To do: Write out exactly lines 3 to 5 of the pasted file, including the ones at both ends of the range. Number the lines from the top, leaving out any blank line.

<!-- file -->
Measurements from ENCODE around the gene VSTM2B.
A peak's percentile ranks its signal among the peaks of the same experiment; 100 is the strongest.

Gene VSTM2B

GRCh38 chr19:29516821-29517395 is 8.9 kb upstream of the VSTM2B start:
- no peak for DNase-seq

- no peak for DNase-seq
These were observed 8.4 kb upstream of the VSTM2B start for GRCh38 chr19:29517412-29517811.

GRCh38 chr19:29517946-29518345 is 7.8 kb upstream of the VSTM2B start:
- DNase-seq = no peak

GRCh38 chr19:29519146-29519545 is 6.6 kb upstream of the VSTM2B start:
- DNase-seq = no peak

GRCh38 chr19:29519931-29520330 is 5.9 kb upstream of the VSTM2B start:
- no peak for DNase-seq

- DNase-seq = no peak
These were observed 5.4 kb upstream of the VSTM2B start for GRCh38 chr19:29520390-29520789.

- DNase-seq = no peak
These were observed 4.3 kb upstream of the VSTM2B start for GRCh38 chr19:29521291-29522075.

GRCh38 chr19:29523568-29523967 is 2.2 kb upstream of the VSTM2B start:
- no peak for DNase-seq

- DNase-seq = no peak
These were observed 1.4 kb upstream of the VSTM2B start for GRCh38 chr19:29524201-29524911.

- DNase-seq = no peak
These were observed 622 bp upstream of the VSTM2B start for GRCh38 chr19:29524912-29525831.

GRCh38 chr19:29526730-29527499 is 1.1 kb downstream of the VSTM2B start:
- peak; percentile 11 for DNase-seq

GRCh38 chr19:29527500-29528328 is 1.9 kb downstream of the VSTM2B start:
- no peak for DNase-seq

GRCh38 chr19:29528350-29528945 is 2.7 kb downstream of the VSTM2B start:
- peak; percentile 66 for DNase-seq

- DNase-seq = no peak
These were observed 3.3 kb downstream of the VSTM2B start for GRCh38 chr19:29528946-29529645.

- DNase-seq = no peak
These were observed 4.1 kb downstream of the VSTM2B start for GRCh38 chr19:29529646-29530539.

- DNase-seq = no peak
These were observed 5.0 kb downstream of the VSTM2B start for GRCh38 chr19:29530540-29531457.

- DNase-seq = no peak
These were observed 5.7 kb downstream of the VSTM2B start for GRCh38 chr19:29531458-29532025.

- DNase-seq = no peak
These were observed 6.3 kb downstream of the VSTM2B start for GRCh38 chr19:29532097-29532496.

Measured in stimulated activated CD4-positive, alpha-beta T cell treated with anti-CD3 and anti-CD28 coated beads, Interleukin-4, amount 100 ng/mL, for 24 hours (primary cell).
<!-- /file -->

Gene VSTM2B

GRCh38 chr19:29516821-29517395 is 8.9 kb upstream of the VSTM2B start:
- no peak for DNase-seq